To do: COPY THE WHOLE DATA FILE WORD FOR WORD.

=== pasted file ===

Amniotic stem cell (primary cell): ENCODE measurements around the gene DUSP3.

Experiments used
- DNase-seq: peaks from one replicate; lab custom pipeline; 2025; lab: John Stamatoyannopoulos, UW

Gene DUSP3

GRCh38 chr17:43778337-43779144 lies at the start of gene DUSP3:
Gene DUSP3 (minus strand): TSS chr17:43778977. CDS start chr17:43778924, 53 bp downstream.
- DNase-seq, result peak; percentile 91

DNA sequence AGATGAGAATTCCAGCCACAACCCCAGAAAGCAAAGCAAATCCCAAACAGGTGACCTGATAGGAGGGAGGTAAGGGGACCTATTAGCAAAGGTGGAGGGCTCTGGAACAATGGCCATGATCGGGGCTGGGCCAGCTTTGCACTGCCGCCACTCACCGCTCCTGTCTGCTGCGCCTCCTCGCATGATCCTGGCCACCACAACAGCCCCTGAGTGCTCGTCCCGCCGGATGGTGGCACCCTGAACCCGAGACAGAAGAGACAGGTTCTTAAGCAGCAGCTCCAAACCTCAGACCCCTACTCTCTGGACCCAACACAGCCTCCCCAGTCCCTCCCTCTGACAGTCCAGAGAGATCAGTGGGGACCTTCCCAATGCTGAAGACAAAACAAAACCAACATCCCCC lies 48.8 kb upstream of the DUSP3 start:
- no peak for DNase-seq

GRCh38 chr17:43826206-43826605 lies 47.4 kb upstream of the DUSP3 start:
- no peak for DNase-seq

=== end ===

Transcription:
Amniotic stem cell (primary cell): ENCODE measurements around the gene DUSP3.

Experiments used
- DNase-seq: peaks from one replicate; lab custom pipeline; 2025; lab: John Stamatoyannopoulos, UW

Gene DUSP3

GRCh38 chr17:43778337-43779144 lies at the start of gene DUSP3:
Gene DUSP3 (minus strand): TSS chr17:43778977. CDS start chr17:43778924, 53 bp downstream.
- DNase-seq, result peak; percentile 91

DNA sequence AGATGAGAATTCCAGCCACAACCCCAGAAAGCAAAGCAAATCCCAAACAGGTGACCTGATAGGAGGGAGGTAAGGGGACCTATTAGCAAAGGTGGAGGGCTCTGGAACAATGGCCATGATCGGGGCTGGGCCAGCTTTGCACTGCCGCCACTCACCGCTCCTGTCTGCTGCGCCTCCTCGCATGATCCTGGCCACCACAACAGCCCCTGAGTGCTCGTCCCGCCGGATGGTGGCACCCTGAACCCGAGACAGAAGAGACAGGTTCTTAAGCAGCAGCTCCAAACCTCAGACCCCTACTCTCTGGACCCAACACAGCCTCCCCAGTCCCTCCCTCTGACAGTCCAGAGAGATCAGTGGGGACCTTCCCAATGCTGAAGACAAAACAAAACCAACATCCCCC lies 48.8 kb upstream of the DUSP3 start:
- no peak for DNase-seq

GRCh38 chr17:43826206-43826605 lies 47.4 kb upstream of the DUSP3 start:
- no peak for DNase-seq